From student to lecturer: Zaheera Essat is inspired to stay at DMU

As a teenager, Zaheera Essat had always aspired to go to university but never thought she would go on to complete a PhD and become a lecturer.

However, that is exactly what the Lecturer in Midwifery has achieved – what’s more she has done it all with De Montfort University Leicester (DMU).

Zaheera Essat MAIN

Zaheera puts her inspirational career down to her desire ‘to make a difference’ and DMU’s persistence in ensuring she achieved her full potential.

She was one of the first in her family to go to university - and was the only ethnic minority in her cohort about 20 years ago.

Nevertheless, times have changed and as she stands at the front of lecture theatres, one of the things she embraces most about DMU is its equality and diversity.

Zaheera said: “There are so many great opportunities available at DMU and so much positivity. DMU really embraces diversity and inclusivity and it is great to experience this as an ethnic minority, Muslim woman.

 “I started working at DMU after studying here and I couldn’t be happier. This is exactly where I want to be.

“DMU has definitely shaped me as a person. It just shows you can achieve amazing things with hard work.”

Zaheera grew up in Leicester but spent some of her childhood in her father’s homeland of Malawi, south-eastern Africa, which ‘played a huge part on her outlook on life.’

It was in Malawi aged about 14 that Zaheera’s interest in midwifery was sparked as a woman living nearby gave birth then ‘got straight on with life.’ Then when she was about 17, she went to hospital to visit her aunt who’d given birth and she was drawn to how ‘caring, supportive and attentive the midwives were.’

Zaheera, who has two younger siblings, thinks growing up in a large family also influenced her career choice as her parents brought up her five aunts and uncles after her grandmother died.

She said: ‘‘My parents raised us to be strong and independent and always encouraged us with our education.

 ‘‘It was difficult at times being the only ethnic minority within my cohort but it was a privilege to become a midwife and I was determined to work hard. I received constant support and encouragement from my midwifery lecturers and in particular from Liz Robson’’.

Zaheera Essat MAIN1

Zaheera said she really enjoyed the degree’s combination of theory and practice and appreciated how much her lecturers ‘motivated her to achieve success.’

She was awarded a First in 2001 and took a short break to travel with her family. She briefly questioned if midwifery was for her but then realised that her passion for midwifery was still there.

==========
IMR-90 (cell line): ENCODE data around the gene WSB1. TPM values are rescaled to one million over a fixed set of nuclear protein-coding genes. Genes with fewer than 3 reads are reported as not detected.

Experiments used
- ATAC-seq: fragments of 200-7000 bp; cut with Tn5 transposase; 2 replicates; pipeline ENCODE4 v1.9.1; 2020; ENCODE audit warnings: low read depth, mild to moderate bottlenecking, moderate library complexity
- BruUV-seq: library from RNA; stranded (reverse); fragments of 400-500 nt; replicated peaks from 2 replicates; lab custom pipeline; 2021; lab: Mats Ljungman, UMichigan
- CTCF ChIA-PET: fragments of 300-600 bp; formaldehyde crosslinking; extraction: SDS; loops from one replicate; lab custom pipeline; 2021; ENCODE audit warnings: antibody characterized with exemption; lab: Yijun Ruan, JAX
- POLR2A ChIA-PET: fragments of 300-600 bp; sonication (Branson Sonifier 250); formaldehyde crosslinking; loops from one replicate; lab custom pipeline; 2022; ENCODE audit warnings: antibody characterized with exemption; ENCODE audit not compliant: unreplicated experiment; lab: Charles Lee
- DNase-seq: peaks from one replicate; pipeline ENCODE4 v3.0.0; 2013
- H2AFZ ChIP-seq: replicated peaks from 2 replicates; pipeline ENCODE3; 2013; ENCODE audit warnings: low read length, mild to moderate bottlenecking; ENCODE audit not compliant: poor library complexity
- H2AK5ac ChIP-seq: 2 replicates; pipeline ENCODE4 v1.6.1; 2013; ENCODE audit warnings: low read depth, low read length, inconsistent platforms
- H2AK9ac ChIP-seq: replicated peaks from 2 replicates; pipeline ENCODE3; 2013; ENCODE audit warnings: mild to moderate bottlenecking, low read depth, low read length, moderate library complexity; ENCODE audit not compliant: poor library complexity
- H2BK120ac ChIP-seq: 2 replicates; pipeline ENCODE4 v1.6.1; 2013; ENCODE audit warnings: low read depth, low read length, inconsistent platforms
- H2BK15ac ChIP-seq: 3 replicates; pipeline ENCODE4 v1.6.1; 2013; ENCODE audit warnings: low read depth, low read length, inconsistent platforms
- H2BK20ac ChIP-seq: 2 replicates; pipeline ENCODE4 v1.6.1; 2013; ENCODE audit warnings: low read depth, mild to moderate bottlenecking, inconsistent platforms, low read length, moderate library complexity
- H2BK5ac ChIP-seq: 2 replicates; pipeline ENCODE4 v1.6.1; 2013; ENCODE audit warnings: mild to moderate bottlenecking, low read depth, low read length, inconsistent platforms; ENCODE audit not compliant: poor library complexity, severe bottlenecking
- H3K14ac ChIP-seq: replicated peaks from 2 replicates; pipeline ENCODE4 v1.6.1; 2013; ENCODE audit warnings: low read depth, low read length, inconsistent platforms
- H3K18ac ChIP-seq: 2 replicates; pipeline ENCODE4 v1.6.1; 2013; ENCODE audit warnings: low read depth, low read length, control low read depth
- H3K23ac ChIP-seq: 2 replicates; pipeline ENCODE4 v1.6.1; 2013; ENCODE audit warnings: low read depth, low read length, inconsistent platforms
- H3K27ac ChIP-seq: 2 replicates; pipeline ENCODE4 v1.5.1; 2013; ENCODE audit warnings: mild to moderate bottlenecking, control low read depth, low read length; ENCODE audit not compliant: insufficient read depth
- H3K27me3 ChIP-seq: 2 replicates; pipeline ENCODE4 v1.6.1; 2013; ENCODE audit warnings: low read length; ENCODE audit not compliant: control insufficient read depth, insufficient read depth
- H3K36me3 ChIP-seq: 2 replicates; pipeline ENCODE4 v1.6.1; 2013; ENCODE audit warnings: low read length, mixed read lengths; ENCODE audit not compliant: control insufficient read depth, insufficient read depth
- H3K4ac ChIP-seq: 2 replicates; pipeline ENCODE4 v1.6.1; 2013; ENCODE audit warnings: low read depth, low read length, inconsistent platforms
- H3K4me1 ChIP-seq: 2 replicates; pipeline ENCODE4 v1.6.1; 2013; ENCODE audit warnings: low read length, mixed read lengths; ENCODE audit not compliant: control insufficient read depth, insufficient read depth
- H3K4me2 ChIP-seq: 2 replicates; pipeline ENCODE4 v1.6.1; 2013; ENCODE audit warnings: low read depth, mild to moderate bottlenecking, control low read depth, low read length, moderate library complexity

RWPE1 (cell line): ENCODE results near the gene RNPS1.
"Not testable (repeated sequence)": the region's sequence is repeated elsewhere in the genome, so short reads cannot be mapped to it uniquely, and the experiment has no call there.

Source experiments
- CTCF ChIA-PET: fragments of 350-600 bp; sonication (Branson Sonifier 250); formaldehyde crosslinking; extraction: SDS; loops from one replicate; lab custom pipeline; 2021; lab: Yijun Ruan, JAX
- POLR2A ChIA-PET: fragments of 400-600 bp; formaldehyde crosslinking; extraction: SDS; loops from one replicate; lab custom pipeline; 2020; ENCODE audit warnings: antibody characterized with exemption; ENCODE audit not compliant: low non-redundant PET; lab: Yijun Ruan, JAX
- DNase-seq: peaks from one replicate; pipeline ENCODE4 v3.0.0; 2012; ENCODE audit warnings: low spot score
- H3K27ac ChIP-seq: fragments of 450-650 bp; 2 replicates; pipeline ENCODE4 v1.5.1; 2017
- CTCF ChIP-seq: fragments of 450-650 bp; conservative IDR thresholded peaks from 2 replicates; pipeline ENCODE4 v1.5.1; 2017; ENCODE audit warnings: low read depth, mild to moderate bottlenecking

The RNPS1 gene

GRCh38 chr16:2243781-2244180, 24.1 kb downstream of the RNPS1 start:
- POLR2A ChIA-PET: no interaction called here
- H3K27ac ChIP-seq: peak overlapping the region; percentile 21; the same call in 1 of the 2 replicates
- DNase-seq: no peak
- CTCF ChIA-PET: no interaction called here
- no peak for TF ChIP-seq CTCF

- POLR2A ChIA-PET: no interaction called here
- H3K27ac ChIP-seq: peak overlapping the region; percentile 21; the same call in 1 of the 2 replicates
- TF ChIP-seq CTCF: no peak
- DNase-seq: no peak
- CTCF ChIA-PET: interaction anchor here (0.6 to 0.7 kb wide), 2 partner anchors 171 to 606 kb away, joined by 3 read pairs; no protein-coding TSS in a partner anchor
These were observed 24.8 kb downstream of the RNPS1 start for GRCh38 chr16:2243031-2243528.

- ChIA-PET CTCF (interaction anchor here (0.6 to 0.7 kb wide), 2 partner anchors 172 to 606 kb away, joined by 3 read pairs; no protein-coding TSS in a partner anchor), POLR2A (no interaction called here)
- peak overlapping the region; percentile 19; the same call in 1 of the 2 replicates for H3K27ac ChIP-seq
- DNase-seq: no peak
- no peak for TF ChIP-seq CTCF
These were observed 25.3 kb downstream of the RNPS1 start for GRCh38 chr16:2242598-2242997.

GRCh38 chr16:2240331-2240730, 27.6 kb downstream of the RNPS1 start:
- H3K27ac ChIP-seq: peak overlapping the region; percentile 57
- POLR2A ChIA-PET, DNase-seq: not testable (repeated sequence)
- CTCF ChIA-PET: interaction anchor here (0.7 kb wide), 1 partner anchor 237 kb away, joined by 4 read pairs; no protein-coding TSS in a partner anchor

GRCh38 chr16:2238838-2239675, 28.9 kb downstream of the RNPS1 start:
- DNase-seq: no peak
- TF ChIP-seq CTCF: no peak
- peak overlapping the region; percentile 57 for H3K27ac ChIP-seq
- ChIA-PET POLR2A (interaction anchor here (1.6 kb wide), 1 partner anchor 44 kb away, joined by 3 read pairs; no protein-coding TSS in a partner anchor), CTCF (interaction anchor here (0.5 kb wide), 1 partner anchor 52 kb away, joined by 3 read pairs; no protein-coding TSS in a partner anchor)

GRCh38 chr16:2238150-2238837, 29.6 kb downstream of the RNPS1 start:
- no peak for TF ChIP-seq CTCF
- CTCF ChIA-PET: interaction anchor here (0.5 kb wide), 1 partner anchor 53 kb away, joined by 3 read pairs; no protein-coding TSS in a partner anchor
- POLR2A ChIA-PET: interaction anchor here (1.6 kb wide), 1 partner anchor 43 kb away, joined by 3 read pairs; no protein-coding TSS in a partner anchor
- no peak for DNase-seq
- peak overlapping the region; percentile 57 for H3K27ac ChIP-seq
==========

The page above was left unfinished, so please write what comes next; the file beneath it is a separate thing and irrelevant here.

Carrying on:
She was approached by DMU’s then Head of Midwifery Mary Hamilton who was interested in Zaheera’s plans after completing her Midwifery degree and was taken on as a DMU Research Assistant looking at Multicultural Nursing in Leicester.

It was at this time that Professor Mark Johnson encouraged her to do a PhD, researching the Life Stories of Migrant Women, including their birthing experiences.

Zaheera also worked as a midwife at Leicester General Hospital and became a mother herself, giving birth twice during her PhD studies. She and her husband Kalim now have three children.

Zaheera said the secret was ‘never giving up’ and becoming a Doctor eight years later in 2010 made her feel ‘empowered.’ Her incredibly supportive husband and family were instrumental in her ability to achieve her Doctorate in Midwifery.

It was during her PhD that Zaheera was introduced to teaching, she said: “I was so nervous at first but realised I thoroughly enjoyed it.”

Juggling teaching, midwifery practice and motherhood, life is certainly busy for Zaheera. She has been teaching at DMU since 2005 and in her current fixed-term role for two years. She also works 15 hours a week as a community midwife, based in Leicester’s Evington team.

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She said: “I’ve completely immersed myself into teaching. I enjoy that I am in a position to influence students and watch them grow.

“I share my experiences with them, show them what they can achieve and explain that as a midwife they can give a mother a positive birthing experience; their care and compassion can make so much of a difference.”

She added: “Education is such a powerful tool and I’m grateful for how many people have encouraged and motivated my journey.”

Looking to the future, Zaheera has no doubt that ‘academia is for her.’ She would now like to get more involved in research to ‘make people’s voices heard’ and to ‘ensure changes happen.’

 

Posted on Monday 2nd July 2018

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